O Say Can We Eat 

Manifest Destiny made flesh, we wolf the fruits the Continental Congress sowed.

You associate certain holidays with certain landscapes, and then with the foods of those landscapes. It's not fair, and sometimes it's senseless. Jesus was born without a snowman or a reindeer for miles around, but tell New England that. And now how could you ever start eating loaves and fishes at Christmas and not ham and pies?

Sometimes it's the spirit of a place that makes the link. Spain's taste for gore (think bullfights and the Inquisition) and spirituality (think pilgrimages and the Inquisition) lends itself to Easter and the drama that precedes it. So busloads of tourists descend on Seville every Semana Santa to watch crowds of penitents shambling down the streets flagellating themselves in the pale sunshine, their savaged backs wet with blood crimson as Spanish wine.

And Independence Day, born along the Eastern Seaboard, is at its best here in the West, thousands of miles from where eviscerated Redcoats stained the loam. Fireworks and block parties were made for wide suburban streets. Barbecue smoke smells better here, rising through dry blue skies and mixing with the sharp whiff of pine. Tough luck, humid Lexington and Concord. That beef sizzling on the grill is Western--not that meat's not murder.

So it's a combination of geography and personality that makes the West perfect for July 4. This is the territory, slick with oil, seeded with gold and silver, redolent with plum and orange and almond and apple orchards, where the Founding Fathers' wildest dreams came true: a world of giants on the far side of prairies and peaks and dunes that Thomas Jefferson would never see. Manifest Destiny made flesh, we wolf the fruits the Continental Congress sowed till we are dizzy, staggering around their land of dreams with ice-cream headaches.

July Fourth always felt like my personal property. It glorified summer, the brilliant season, the season of birthdays--mine and my friends'. Where I grew up in Southern California, we did not have four seasons, only variations in the temperature of our relentless sunshine. In a warm, coatless life, the Fourth crowned the year. The long, long day tasted of something burned.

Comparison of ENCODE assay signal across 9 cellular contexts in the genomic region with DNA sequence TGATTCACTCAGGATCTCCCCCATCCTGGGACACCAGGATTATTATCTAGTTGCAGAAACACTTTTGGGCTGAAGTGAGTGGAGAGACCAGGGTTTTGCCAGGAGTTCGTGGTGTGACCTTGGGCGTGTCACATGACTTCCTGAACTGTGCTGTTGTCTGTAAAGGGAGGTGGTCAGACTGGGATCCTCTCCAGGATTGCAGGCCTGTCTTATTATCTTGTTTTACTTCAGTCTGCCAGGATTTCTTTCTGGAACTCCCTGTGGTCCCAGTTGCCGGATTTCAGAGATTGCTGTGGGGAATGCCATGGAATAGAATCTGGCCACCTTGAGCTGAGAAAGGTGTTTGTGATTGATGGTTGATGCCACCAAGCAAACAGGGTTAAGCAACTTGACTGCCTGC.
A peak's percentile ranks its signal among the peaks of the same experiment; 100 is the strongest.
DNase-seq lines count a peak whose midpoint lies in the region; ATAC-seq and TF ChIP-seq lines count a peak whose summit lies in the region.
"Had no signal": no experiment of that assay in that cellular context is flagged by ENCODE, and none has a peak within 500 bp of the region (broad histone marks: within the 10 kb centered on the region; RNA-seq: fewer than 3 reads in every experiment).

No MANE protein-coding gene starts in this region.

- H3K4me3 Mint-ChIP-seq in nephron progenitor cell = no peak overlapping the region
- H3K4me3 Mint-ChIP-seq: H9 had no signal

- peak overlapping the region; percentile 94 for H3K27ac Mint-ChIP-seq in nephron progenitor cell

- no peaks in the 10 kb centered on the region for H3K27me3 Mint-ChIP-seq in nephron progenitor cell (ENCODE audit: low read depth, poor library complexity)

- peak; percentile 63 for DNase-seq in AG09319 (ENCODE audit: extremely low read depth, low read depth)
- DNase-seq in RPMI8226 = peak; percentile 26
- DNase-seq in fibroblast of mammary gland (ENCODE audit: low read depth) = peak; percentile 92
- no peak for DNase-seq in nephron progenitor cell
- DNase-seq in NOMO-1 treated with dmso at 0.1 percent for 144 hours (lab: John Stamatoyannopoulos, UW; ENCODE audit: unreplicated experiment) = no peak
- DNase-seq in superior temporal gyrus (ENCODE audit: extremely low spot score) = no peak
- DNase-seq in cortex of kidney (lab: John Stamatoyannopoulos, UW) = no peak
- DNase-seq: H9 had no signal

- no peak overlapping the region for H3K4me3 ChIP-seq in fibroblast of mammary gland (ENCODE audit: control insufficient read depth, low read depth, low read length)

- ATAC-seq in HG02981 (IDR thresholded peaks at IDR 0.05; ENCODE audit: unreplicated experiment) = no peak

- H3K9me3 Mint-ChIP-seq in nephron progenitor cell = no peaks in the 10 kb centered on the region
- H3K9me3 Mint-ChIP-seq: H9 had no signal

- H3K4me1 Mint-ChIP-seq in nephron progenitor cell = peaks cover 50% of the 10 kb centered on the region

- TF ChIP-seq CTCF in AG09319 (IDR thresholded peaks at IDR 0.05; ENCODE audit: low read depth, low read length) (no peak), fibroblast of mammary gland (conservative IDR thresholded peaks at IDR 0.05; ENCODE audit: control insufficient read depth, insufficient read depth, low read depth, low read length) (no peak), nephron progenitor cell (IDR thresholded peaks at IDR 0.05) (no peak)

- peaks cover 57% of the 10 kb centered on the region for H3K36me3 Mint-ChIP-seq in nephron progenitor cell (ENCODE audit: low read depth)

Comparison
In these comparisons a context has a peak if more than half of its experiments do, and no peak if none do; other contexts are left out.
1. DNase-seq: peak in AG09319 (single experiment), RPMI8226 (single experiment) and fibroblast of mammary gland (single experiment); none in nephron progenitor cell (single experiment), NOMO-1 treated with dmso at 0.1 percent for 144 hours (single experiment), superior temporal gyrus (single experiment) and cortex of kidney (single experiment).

Cold-weather holidays--Thanksgiving, Christmas, New Year's, Valentine's, St. Patrick's--are like glowing pegs by which to haul oneself through the dark hungry months. By comparison, hot-weather holidays are few. We need them less to keep our thoughts from suicide. In older cultures, too, fall and winter are packed with festivals like raisins in a bun: All Souls' Day, Guy Fawkes Day, Epiphany, Saturnalia, Feast of the Ass, the Lunar New Year, Lupercalia, Candlemas. The summer solstice stands out solitary in its season, a short hot night for lighting fires outside while gorging on what is so obvious and bright and simple that it needs no fancy doctoring, no cloves and mace to fool the tongue. In France they light the fires on St. John's Eve, less than a week after the solstice, erecting tall pyramids with logs, a task that takes whole teams to do, then torching them. You might say all these pyrotechnics soothe some primal ache deep in the European soul, some need to celebrate the sun. In that case how convenient that the Continental Congress declared independence in early July and not in the depths of, say, February. Celebrating the Fourth was a bigger deal in this country's first hundred years than we can fathom. America was adolescent, growing, disinclined to see its treatment of the natives as a crime. In those days, Independence Day threw cities into patriotic frenzies. Parades thundered down the streets, loud with marching bands, the clatter of caparisoned horses, the solemn left-right-left of uniformed columns of veterans. Mayors made speeches. Straw hats sailed into the air. And the barbecues went on and on.Cooking meat outdoors on grids over flames had been an American tradition since the 16th century, when Spaniards saw indigenous people in the West Indies doing it. The Spaniards called it barbacoa, after a Taino word for the green wooden sticks on which the meat lay. In the Colonies and then in the new States it was a treasured way of making tough meat more toothsome; at community celebrations like the ones on July 4, huge crowds reveled for hours while whole animals cooked slowly, their smoke-and-fat perfume narcotic in the summer air.

Come night, fireworks blazed through a darkness as yet undiluted by traffic lights and neon signs. Being American, back then, meant doing things nobody else had ever done and, often, living somewhere no one else had ever lived.

The Fourths I once knew had no parades and no whole animals but had become more intimate, a drawing-in of friends and families who exulted in the splendor of their yards and swimming pools and patios, the ranch-style houses through which men wearing Kiss the Cook aprons ran to fetch more matches or an extra fork. On countless lawns, all day, and at the beach and parks across the town, a thousand parties raged. The ice-cream makers churned, reminding everyone anew what a completely boring task this was, how much it hurt the arms, but my friend Marji said churning burned calories. And who could argue with the moral of the holiday? Crown thy good in brotherhood? Okay! For spacious skies? Awright!